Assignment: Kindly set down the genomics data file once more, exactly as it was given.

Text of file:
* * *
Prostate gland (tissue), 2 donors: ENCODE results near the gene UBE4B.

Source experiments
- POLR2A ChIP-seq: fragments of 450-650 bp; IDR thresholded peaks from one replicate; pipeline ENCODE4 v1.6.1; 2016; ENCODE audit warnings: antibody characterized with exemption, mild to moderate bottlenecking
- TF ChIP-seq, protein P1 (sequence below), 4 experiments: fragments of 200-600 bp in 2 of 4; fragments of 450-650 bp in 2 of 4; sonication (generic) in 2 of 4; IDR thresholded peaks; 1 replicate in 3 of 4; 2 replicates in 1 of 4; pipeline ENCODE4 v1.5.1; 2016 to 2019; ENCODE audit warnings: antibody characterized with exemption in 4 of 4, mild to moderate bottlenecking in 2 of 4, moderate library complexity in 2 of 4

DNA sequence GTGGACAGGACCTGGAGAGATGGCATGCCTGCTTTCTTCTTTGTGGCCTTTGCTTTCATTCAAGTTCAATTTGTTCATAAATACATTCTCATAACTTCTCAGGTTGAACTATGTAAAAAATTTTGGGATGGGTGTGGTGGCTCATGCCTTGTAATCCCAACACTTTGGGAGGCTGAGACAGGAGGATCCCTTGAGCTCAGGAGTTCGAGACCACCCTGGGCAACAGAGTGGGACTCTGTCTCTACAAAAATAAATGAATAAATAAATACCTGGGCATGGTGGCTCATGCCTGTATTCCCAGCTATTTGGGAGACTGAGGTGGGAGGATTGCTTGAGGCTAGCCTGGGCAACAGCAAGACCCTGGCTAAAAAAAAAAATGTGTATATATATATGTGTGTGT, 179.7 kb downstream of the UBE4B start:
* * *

Prostate gland (tissue), 2 donors: ENCODE results near the gene UBE4B.

Source experiments
- POLR2A ChIP-seq: fragments of 450-650 bp; IDR thresholded peaks from one replicate; pipeline ENCODE4 v1.6.1; 2016; ENCODE audit warnings: antibody characterized with exemption, mild to moderate bottlenecking
- TF ChIP-seq, protein P1 (sequence below), 4 experiments: fragments of 200-600 bp in 2 of 4; fragments of 450-650 bp in 2 of 4; sonication (generic) in 2 of 4; IDR thresholded peaks; 1 replicate in 3 of 4; 2 replicates in 1 of 4; pipeline ENCODE4 v1.5.1; 2016 to 2019; ENCODE audit warnings: antibody characterized with exemption in 4 of 4, mild to moderate bottlenecking in 2 of 4, moderate library complexity in 2 of 4

DNA sequence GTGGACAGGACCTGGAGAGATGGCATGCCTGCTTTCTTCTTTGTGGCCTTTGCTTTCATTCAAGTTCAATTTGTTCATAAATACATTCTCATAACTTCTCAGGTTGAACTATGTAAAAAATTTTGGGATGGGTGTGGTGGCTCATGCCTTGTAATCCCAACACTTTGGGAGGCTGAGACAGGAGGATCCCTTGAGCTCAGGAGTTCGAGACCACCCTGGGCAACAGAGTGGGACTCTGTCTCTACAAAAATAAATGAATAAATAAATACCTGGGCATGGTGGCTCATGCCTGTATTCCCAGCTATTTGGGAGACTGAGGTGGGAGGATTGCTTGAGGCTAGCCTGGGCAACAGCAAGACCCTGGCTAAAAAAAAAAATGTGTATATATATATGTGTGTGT, 179.7 kb downstream of the UBE4B start: